Fulfil Unmet or Poorly Met Needs

An unmet need, or the tension between what is available and what is desirable, opens the door for new product ideas. It is a process of exploration that yields ideas such as the ones listed below:

Exhibit 9.4  Innovative Old Spice campaign – based on insights gleaned from the observation that some men use whatever body wash their woman buys for them.

  • The highly successful Old Spice men’s body wash campaign (Exhibit 9.4) of July 2010 (“Anything is possible when your man smells like Old Spice and not a lady”), which targeted women, was based on insights gleaned from the observation that “some men do not buy body wash, they use whatever their woman buys for them”. 
  • The Indian shampoo market soared in the 1990s after sachets packs were launched into the sub-continent. The availability of the low-cost sachets made it feasible for more consumers to use shampoo, at a time when the majority of the Indian population could not easily afford to buy shampoo bottles. (Observation: Shopkeepers in Indian villages split regular packs of products like detergent powder, into smaller single-use packs that their shoppers could pay for).
  • In 1986 P&G launched the first 2-in-1 shampoo, Pert Plus. Since then, a host of 2-in-1 and 3-in-1 products have been launched in categories that range from teas, coffees, and food mixes to thermopads and technology products. (Observation: Observation: People wash their hair twice. First with shampoo, then conditioner).
  • Diet Coke was launched in 1982 for those who wanted to drink Coca-Cola, but felt it contained too many calories. (Observation: “I like Coca-Cola. But I am cutting down, because it contains too many calories”).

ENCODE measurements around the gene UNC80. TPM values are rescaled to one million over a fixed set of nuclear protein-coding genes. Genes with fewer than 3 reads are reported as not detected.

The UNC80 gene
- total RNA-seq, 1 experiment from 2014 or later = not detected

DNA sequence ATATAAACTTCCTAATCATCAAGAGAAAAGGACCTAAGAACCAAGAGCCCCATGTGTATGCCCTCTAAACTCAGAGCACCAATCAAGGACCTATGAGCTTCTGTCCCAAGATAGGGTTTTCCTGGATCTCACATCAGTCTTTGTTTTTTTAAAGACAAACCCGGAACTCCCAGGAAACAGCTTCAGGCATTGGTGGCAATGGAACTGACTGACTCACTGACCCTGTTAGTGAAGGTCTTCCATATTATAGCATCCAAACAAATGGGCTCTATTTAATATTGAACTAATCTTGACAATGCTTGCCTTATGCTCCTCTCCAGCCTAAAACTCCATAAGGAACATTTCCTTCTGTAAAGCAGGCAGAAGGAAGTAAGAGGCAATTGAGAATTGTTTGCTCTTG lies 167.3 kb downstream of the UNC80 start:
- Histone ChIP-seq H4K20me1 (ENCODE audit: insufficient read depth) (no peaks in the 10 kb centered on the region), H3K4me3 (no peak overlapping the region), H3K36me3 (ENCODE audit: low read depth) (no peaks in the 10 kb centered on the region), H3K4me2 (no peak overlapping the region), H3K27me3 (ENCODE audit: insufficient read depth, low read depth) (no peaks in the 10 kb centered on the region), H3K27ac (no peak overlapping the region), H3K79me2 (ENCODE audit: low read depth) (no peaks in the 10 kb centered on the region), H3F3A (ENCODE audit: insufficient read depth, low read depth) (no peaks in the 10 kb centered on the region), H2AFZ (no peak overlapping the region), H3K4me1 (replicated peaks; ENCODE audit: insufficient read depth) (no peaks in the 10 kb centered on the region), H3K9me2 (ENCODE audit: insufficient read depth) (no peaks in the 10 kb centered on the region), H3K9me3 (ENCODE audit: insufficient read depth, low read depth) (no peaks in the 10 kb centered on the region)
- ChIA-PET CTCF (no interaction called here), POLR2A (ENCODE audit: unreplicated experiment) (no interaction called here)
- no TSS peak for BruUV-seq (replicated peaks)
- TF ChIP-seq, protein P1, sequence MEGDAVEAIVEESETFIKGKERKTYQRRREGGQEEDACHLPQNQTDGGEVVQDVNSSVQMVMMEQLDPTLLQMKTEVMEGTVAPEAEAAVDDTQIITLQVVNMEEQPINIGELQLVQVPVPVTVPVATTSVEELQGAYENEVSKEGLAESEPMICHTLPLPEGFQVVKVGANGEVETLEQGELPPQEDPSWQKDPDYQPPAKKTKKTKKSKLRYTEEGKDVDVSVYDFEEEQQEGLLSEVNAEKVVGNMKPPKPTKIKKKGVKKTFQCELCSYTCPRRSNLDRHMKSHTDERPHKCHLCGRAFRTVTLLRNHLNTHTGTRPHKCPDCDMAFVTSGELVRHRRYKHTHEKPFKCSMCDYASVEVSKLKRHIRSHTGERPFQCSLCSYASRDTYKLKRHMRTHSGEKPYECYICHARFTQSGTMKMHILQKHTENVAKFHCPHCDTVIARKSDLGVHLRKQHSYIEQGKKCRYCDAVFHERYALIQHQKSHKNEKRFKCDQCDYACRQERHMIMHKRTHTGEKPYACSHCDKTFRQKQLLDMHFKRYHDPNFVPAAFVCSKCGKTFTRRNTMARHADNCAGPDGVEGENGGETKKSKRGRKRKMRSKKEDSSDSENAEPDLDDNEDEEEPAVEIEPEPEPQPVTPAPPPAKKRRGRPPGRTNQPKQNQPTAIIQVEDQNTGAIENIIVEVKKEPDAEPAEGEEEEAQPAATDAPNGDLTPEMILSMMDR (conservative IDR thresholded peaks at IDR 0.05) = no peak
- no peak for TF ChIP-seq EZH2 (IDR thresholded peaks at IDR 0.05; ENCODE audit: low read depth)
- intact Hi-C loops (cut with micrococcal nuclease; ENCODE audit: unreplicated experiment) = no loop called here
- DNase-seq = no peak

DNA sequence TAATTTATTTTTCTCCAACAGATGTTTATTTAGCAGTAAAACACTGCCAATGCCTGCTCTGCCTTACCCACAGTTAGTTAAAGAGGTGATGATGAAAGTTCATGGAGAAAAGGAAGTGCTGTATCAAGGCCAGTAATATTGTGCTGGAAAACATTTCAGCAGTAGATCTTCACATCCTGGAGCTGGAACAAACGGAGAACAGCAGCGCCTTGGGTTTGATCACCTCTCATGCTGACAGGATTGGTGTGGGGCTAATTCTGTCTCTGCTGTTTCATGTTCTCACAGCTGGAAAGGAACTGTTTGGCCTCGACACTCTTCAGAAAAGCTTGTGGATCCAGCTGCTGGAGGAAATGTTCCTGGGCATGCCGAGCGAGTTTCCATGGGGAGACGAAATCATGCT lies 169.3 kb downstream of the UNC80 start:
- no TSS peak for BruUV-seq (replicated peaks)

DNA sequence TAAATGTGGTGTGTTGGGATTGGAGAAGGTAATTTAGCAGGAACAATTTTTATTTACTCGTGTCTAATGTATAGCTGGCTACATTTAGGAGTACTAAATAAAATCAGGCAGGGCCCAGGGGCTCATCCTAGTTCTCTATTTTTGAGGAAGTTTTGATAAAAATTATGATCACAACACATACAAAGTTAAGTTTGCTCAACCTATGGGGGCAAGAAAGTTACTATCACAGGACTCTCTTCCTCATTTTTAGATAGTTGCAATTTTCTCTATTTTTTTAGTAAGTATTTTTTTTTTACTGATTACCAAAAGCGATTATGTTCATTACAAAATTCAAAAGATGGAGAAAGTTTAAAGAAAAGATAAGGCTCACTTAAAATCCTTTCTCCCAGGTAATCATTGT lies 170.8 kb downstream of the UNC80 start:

• Coca-Cola Zero, launched 22 years later, was the Coca-Cola Company’s most successful product after Diet Coke. It initially targeted people who wanted a cola drink that was low in calories and tasted like Coca-Cola. It also targeted men who associated “diet” drinks with women. (Observation: “I am health conscious, but I don’t like diet Coke because it doesn’t taste like real Coca-Cola, and because dieting is associated with women”).
New Product Ideas - Fulfilling Unmet or Poorly Met Needs - Heinz squeezable upside-down bottle

Exhibit 9.5   Heinz launched the squeezable upside-down bottle so that the ketchup can easily flow from the bottle.

  • Heinz has a tradition for thick, rich ketchup. Indeed, it is so thick that it does not flow easily, a point used to impress consumers in their classic “Heinz anticipation” advertisements that first appeared in the late 1970s (“Thick, rich Heinz Ketchup — the taste that’s worth the wait”). It was through innovation in packaging that subsequently neutralized this dissatisfier — the first squeezable Heinz bottle was introduced in 1983, and it was in 2001 that the upside-down bottle shown in Exhibit 9.5, made its debut. (Observation: “Heinz ketchup is so thick that it doesn’t flow”).
New Product Ideas - Fulfilling Unmet or Poorly Met Needs - Sony’s Walkman

Exhibit 9.6   Sony’s Walkman for people who wanted to listen to music on the go.

  • In 1978 Sony launched the legendary Walkman shown in Exhibit 9.6, for people who wanted to listen to music on the go. (Observation: “I would love to listen to my music on the go”).
  • The need to share information across its computers led to the development of ARPANET (Advanced Research Projects Agency Network) by the U.S. Department of Defence, in 1969. At that time, its broader significance may not have been fully appreciated … it took another 25 years for the advent of the World Wide Web. (Observation: [DoD] Keeping datasets across computers incurs waste of resources and time and may create data inconsistencies.).
  • In recent years cloud computing and software as a service are solutions that address the need for greater flexibility and improved efficiencies for businesses as well as individuals. (Observation: Software applications dispersed across individual devices become outdated and incompatible).

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